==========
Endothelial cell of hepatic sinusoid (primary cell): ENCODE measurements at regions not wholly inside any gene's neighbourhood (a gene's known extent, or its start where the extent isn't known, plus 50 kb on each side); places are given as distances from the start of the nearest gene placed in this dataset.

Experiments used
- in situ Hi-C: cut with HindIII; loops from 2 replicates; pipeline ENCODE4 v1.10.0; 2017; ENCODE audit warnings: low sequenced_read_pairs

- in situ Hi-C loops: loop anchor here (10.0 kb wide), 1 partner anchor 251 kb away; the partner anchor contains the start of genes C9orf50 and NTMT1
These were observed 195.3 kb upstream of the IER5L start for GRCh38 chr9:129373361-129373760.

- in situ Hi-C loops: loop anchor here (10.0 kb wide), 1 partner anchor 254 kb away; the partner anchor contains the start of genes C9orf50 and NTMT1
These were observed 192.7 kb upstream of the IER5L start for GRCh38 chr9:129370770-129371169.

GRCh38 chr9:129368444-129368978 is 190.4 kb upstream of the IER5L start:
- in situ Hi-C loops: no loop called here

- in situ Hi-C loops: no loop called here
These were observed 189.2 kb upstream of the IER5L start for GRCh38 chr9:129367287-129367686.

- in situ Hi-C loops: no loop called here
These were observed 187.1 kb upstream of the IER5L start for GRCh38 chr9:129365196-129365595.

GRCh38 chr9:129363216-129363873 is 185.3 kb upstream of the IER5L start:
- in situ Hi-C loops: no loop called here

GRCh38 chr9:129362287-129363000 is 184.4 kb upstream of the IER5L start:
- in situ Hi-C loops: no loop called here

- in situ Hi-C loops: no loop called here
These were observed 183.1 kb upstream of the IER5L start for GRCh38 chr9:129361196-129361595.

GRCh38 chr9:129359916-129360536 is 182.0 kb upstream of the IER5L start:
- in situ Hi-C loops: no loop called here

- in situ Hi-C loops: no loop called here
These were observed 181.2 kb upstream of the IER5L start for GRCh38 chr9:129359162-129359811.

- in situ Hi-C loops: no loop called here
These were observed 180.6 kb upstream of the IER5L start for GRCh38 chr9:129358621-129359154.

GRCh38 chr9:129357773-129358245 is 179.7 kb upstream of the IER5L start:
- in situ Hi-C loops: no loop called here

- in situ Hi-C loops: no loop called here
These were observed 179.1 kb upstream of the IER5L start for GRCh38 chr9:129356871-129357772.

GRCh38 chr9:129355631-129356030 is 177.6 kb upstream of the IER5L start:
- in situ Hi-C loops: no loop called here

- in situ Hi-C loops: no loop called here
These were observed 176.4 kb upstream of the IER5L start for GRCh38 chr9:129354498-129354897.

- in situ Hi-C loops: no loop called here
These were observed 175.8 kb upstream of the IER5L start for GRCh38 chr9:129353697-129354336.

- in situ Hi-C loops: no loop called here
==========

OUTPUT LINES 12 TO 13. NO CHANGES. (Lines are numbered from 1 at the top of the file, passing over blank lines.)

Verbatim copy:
- in situ Hi-C loops: no loop called here
These were observed 187.1 kb upstream of the IER5L start for GRCh38 chr9:129365196-129365595.